And as for the villains, the unique and dangerous henchmen of the past have yet to return. Though Dave Bautista's Hinx is the closest equivalent yet. At first he seems like a new take on Jaws. A large, mostly silent man who Bond would be overmatched against in a one on one fight. Rather than steel teeth, he has long sharp thumbnails that he uses to gouge out his victim's eyes. Though he’s relatively plain looking rather than the near caricatures that faced off against Bond in past films. And Christoph Waltz's Oberhauser is a poor use of such a great actor. The slow introduction to him doesn't reveal a villain that lives up to expectation. That introduction shows a villainous criminal organization that fears him for no specific reason. He doesn’t have very many scenes and his plan lacks any specific threat. His plan, whatever it is, does however lead to a sequence inside the bombed out shell of old MI6 headquarters. It’s been converted into a haunted house of sorts, full of pictures of friends and foes now deceased due to the clash of these organizations.

The other line of action doesn’t add much intrigue to the proceedings either. It involves the aforementioned modern take on espionage that wants to put MI6 out of business. The head of that effort is a man referred to as C, played with minimal effort by Andrew Scott. Scott feels as wasted as Waltz, in a role that doesn’t take advantage of his skills. His take on Moriarty in “Sherlock” is the best ever put on screen and shows what unique skills Scott brings to the table. C, however, is a forgettable character that the film spends very little time with, and Scott is given very little to do with those few moments.

And while the Bond song is a trivial matter, it’s worth mentioning that Sam Smith’s “Writing’s on the wall” is subjectively the worst the franchise has ever produced. And it has little if anything to do with where this film is heading.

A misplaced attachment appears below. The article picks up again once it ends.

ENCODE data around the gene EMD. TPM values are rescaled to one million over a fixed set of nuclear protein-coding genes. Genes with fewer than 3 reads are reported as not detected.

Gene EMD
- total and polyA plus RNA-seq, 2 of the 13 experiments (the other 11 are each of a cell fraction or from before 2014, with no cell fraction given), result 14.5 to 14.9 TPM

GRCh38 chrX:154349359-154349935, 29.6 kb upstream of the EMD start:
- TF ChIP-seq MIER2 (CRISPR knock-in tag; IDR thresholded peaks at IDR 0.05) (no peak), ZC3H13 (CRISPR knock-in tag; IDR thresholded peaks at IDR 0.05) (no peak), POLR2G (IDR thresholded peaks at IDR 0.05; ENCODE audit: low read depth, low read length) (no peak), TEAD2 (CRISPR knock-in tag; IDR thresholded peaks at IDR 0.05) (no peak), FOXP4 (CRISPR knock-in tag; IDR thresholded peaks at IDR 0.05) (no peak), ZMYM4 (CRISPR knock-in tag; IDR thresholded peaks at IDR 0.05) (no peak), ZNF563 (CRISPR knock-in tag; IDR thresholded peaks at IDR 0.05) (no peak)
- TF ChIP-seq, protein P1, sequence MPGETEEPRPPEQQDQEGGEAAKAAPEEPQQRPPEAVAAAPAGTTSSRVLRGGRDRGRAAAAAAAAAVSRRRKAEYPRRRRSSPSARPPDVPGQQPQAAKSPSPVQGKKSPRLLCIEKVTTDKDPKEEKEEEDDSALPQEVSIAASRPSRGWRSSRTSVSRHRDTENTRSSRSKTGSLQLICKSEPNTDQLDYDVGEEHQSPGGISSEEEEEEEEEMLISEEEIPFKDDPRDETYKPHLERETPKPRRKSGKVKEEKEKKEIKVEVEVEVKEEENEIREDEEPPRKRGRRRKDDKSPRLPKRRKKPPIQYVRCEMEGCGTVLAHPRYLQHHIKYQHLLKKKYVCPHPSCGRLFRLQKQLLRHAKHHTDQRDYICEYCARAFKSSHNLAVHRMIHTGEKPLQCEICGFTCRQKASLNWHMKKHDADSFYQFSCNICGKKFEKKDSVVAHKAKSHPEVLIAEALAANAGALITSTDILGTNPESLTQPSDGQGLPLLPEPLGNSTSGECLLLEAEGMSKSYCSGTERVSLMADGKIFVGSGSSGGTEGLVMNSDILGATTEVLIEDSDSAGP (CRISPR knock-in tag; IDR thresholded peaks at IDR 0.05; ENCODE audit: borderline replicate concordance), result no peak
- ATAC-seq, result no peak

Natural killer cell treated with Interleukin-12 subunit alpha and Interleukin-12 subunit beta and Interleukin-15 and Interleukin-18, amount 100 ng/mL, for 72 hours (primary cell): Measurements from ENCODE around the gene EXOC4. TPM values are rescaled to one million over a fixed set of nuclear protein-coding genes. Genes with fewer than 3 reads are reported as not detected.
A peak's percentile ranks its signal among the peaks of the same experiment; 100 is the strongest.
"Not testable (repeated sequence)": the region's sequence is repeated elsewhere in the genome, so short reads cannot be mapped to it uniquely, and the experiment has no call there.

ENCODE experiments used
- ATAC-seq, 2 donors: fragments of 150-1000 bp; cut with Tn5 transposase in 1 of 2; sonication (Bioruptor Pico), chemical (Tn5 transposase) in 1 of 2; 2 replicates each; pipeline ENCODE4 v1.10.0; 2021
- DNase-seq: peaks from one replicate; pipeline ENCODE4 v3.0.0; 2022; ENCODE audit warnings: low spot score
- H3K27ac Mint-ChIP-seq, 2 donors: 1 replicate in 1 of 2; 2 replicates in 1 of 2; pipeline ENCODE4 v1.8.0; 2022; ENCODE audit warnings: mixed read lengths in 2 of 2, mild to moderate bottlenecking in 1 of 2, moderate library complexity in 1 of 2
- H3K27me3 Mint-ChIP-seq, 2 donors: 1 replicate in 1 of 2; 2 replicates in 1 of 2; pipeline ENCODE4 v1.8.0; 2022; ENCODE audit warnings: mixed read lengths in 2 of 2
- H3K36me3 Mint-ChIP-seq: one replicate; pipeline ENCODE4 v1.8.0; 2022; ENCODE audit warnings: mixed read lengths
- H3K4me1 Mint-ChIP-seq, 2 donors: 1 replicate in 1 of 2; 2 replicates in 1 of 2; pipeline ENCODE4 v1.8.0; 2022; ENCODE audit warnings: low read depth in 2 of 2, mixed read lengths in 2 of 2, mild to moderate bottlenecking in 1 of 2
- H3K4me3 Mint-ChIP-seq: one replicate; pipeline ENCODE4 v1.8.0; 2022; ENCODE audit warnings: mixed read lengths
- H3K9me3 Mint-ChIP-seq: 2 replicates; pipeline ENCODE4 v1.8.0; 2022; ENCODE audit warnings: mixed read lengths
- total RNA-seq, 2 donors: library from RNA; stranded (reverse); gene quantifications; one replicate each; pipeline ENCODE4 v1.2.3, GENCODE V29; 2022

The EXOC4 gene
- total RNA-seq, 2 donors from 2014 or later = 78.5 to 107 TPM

Perhaps the ultimate reason this film feels like a disappointment comes down to the fact that the Craig era Bond films have been leading up to this from the start. All the previous villains, and references to a larger threat have set the stage for this film. It is, after all, titled after the group that Bond has been so earnestly chasing. Yet this film doesn’t deliver on the expectations that go with such an extended build up. The film’s best sequence is the opening in which one long unbroken take follows Bond around through the day of the dead festival in Mexico City. It’s a sequence inspired by Orson Welles’ spectacular opening to “Touch of Evil.” But the fact that this opening is the most talked about portion of the film is also a telling one. It does have some solid action sequences here and there, but most of them tend to fizzle out as if they ran out of time trying to think of a better way to end them. That theory would seem to check out with the knowledge that the now infamous Sony hack allowed the script to be leaked online forcing rewrites during the shooting of the film. Craig’s Bond started “Casino Royale” a young gun in need of proving himself. Now, a couple of films later, just as they've gotten to a place where the formula is starting to resemble the series of old, they’ve written him as the old veteran at the end of his career. With Craig wanting out, it would seem the writers tried to force an ending that would allow his departure if indeed it comes to that. The best way to describe “Spectre” is anticlimactic. And that’s a shame after starting with such great momentum.